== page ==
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Adoptive parents open arms to medically fragile boy, witness tremendous change

November 20, 2014

Joey-squareDaniel and Kim Pagan began fostering four years ago. Their love for children and devotion to providing permanency for those who lack it led them to adopt six children in three years.

Kim knew she would be busy with a sixth child, but she was confident that she and her husband needed to commit to adopting Joey through Youth Villages.

“I had a full house,” Kim said, “but I am a stay-at-home mom, so I knew he would have around-the-clock care.”

Although Kim and Daniel have experience adopting, Joey needed unique attention. He has quadriplegia cerebral palsy and will require parental care for the rest of his life.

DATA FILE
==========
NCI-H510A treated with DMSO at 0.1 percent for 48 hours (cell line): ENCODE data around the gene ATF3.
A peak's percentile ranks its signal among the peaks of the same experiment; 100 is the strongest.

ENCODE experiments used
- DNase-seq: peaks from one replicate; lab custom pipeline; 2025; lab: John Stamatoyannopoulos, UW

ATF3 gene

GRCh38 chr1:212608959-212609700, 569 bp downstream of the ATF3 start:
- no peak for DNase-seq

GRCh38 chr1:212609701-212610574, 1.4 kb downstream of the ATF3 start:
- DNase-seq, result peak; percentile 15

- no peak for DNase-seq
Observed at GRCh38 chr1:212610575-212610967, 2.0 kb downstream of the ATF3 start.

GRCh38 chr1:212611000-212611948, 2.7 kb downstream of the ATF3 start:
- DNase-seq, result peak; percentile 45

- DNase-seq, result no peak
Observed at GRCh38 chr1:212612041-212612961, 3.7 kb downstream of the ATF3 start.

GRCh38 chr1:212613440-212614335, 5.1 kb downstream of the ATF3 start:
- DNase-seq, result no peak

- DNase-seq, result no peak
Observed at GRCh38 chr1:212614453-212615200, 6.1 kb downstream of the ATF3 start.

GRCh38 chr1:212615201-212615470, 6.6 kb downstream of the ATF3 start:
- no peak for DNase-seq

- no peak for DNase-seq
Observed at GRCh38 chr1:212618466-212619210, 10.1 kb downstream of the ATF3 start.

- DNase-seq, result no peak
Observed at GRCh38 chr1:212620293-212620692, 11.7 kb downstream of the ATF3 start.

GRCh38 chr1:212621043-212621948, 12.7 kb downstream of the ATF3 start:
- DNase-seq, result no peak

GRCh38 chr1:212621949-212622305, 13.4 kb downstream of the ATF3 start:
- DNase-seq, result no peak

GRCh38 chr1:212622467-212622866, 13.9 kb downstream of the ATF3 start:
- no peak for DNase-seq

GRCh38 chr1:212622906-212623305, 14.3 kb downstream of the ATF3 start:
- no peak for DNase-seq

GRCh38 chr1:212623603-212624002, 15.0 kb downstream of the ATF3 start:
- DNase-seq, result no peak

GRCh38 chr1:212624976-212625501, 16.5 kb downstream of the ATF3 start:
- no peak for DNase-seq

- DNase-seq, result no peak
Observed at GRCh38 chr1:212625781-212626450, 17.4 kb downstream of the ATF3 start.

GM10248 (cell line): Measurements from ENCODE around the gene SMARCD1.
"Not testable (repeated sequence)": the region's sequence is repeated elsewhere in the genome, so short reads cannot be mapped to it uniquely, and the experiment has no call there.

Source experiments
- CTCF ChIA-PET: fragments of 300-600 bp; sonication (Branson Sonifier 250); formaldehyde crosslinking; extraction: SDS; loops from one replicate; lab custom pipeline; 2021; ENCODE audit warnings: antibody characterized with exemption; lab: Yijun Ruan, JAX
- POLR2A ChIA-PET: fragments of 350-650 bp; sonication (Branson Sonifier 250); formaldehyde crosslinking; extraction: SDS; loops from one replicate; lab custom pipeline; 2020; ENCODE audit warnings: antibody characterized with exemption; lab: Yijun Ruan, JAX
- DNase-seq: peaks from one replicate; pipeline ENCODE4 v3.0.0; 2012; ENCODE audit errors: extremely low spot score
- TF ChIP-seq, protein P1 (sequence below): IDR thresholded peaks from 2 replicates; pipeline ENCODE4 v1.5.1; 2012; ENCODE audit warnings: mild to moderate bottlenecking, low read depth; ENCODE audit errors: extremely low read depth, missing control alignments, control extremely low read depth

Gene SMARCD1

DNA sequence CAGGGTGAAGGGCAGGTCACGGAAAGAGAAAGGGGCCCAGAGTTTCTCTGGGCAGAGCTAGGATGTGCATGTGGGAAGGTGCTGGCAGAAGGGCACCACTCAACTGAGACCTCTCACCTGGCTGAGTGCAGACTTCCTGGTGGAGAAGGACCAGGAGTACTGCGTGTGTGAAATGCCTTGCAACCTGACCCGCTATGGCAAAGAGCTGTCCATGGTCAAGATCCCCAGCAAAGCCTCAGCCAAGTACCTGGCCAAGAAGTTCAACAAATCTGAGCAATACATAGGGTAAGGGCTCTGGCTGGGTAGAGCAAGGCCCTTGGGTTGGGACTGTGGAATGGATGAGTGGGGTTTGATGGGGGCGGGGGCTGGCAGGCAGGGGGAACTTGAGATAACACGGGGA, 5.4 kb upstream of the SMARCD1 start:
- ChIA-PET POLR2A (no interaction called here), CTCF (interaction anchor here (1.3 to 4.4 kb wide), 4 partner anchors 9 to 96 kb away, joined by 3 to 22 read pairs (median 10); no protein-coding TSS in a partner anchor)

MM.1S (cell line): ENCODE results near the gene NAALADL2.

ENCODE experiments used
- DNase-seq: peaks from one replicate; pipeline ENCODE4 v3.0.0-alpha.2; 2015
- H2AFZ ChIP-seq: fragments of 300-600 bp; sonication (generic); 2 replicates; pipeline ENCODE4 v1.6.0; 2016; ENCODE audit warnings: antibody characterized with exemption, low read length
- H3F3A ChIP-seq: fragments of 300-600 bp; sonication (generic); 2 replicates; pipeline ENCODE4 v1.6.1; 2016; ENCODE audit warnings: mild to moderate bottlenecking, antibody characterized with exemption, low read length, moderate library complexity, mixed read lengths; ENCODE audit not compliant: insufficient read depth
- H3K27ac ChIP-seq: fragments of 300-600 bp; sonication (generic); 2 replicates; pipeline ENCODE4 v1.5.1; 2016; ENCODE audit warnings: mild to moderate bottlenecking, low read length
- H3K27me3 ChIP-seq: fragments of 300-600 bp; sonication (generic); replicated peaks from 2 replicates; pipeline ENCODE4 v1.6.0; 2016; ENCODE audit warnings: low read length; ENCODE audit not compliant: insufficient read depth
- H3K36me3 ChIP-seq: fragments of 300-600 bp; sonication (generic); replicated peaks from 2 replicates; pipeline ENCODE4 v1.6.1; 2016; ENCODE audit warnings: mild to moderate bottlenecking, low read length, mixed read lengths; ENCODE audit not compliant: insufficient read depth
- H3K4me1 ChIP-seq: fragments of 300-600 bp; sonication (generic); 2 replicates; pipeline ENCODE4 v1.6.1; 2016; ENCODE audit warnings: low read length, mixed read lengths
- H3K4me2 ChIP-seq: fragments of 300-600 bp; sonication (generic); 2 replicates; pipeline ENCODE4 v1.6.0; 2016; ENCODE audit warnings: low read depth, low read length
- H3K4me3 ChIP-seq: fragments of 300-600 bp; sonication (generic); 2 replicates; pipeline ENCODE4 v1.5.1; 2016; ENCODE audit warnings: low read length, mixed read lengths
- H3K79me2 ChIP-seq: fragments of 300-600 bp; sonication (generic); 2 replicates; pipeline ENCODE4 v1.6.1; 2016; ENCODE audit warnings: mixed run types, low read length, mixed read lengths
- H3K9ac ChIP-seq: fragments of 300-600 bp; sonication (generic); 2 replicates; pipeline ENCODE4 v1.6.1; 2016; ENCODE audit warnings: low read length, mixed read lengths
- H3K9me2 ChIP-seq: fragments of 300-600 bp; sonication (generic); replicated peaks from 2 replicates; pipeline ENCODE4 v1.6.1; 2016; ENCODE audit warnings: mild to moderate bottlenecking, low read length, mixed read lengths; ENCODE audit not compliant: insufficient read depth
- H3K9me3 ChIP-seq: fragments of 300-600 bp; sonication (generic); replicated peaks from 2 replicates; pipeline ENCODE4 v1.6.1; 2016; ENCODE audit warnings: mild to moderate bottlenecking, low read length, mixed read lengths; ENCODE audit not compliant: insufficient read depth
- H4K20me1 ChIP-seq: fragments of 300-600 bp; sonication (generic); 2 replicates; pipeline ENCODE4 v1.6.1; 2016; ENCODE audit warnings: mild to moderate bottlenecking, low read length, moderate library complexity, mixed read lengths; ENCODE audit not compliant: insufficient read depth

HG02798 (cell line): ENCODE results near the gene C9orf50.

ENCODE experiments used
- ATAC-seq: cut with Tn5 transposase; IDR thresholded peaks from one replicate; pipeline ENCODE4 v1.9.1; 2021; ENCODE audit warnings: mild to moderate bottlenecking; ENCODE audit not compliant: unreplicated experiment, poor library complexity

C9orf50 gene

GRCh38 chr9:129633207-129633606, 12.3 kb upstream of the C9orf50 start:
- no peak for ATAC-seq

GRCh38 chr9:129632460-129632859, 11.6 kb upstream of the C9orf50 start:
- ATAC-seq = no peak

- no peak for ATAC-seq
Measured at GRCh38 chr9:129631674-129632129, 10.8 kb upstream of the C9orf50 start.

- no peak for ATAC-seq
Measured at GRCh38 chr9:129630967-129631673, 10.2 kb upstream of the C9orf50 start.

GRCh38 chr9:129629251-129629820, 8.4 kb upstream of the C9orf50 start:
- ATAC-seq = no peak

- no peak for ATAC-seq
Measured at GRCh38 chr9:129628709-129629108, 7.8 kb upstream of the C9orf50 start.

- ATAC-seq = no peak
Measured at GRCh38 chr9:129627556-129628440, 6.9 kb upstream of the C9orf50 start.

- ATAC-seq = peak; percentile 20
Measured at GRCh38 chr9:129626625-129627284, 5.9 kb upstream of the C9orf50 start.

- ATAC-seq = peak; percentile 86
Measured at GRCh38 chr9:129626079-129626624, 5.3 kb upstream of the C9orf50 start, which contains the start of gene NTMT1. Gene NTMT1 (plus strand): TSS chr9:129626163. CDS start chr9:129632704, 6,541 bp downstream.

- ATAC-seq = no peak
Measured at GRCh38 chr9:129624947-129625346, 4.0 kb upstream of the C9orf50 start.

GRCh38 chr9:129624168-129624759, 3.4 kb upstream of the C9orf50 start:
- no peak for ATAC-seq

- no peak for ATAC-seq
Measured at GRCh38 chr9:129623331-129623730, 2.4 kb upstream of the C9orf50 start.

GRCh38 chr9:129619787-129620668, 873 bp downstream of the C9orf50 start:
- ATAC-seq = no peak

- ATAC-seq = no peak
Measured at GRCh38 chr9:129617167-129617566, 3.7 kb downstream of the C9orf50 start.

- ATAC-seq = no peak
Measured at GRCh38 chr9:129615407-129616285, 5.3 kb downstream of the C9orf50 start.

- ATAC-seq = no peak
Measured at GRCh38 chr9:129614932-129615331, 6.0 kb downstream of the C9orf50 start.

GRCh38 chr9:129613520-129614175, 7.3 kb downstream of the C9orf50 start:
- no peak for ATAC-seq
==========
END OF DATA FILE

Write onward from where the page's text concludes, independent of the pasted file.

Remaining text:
Beginning to parent a medically fragile baby was new for Daniel and Kim.

“Joey’s situation was a completely different ballgame,” Kim said. “We felt lost at first, but Youth Villages knew how to help us.”

With Youth Villages’ adoption specialists guiding them through the process, Kim and Daniel were able to successfully adopt Joey and improve his life. Now Joey is growing to be stronger and healthier with his forever family.

“Joey has changed tremendously,” Kim said. “He was lifeless when he was first with us. He didn’t look like he was going to live. Now he is alert. He tries to walk. He even starts school next week.”

To learn more about adoption through Youth Villages in Tennessee, visit our website at www.youthvillages.org/adopt. For information about adopting through foster care no matter where you live, visit adoptuskids.org.

Joey’s adoption was finalized after he spent eight months in foster care and had been with Daniel and Kim for a year and a half.